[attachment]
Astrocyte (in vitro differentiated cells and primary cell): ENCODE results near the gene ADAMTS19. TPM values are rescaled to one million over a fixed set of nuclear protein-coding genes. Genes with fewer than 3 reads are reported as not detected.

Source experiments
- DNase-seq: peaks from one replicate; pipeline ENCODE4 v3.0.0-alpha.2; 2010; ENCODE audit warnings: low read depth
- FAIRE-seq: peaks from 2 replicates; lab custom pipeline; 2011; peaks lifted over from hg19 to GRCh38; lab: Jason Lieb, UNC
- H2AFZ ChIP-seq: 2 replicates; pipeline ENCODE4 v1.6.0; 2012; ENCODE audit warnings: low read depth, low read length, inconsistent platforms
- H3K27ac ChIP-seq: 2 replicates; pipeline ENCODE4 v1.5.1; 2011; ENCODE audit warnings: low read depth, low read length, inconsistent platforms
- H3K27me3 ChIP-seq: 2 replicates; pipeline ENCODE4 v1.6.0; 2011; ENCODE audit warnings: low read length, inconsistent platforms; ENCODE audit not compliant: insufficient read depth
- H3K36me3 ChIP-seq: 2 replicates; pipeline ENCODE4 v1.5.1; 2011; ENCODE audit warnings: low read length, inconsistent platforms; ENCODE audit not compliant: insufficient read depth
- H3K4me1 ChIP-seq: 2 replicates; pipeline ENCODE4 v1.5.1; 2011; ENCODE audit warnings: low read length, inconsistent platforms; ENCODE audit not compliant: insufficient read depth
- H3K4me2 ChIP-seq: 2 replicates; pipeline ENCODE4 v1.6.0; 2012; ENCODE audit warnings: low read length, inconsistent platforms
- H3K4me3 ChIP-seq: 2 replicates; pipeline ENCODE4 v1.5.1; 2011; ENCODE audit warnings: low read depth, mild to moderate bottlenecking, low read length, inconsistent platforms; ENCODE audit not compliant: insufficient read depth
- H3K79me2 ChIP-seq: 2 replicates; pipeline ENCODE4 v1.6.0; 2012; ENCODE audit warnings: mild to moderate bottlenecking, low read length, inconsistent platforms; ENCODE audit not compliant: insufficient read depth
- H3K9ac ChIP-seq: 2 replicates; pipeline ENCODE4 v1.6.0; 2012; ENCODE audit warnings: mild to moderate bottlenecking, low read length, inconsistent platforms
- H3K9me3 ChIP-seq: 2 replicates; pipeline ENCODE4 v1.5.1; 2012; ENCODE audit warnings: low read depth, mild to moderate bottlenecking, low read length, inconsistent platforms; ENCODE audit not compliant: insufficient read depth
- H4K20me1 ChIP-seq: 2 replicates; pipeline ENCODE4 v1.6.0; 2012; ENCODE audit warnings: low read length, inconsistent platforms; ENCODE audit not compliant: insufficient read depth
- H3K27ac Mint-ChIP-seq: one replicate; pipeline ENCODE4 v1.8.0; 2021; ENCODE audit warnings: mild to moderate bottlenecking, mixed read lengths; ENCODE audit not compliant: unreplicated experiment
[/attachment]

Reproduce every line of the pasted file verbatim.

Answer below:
Astrocyte (in vitro differentiated cells and primary cell): ENCODE results near the gene ADAMTS19. TPM values are rescaled to one million over a fixed set of nuclear protein-coding genes. Genes with fewer than 3 reads are reported as not detected.

Source experiments
- DNase-seq: peaks from one replicate; pipeline ENCODE4 v3.0.0-alpha.2; 2010; ENCODE audit warnings: low read depth
- FAIRE-seq: peaks from 2 replicates; lab custom pipeline; 2011; peaks lifted over from hg19 to GRCh38; lab: Jason Lieb, UNC
- H2AFZ ChIP-seq: 2 replicates; pipeline ENCODE4 v1.6.0; 2012; ENCODE audit warnings: low read depth, low read length, inconsistent platforms
- H3K27ac ChIP-seq: 2 replicates; pipeline ENCODE4 v1.5.1; 2011; ENCODE audit warnings: low read depth, low read length, inconsistent platforms
- H3K27me3 ChIP-seq: 2 replicates; pipeline ENCODE4 v1.6.0; 2011; ENCODE audit warnings: low read length, inconsistent platforms; ENCODE audit not compliant: insufficient read depth
- H3K36me3 ChIP-seq: 2 replicates; pipeline ENCODE4 v1.5.1; 2011; ENCODE audit warnings: low read length, inconsistent platforms; ENCODE audit not compliant: insufficient read depth
- H3K4me1 ChIP-seq: 2 replicates; pipeline ENCODE4 v1.5.1; 2011; ENCODE audit warnings: low read length, inconsistent platforms; ENCODE audit not compliant: insufficient read depth
- H3K4me2 ChIP-seq: 2 replicates; pipeline ENCODE4 v1.6.0; 2012; ENCODE audit warnings: low read length, inconsistent platforms
- H3K4me3 ChIP-seq: 2 replicates; pipeline ENCODE4 v1.5.1; 2011; ENCODE audit warnings: low read depth, mild to moderate bottlenecking, low read length, inconsistent platforms; ENCODE audit not compliant: insufficient read depth
- H3K79me2 ChIP-seq: 2 replicates; pipeline ENCODE4 v1.6.0; 2012; ENCODE audit warnings: mild to moderate bottlenecking, low read length, inconsistent platforms; ENCODE audit not compliant: insufficient read depth
- H3K9ac ChIP-seq: 2 replicates; pipeline ENCODE4 v1.6.0; 2012; ENCODE audit warnings: mild to moderate bottlenecking, low read length, inconsistent platforms
- H3K9me3 ChIP-seq: 2 replicates; pipeline ENCODE4 v1.5.1; 2012; ENCODE audit warnings: low read depth, mild to moderate bottlenecking, low read length, inconsistent platforms; ENCODE audit not compliant: insufficient read depth
- H4K20me1 ChIP-seq: 2 replicates; pipeline ENCODE4 v1.6.0; 2012; ENCODE audit warnings: low read length, inconsistent platforms; ENCODE audit not compliant: insufficient read depth
- H3K27ac Mint-ChIP-seq: one replicate; pipeline ENCODE4 v1.8.0; 2021; ENCODE audit warnings: mild to moderate bottlenecking, mixed read lengths; ENCODE audit not compliant: unreplicated experiment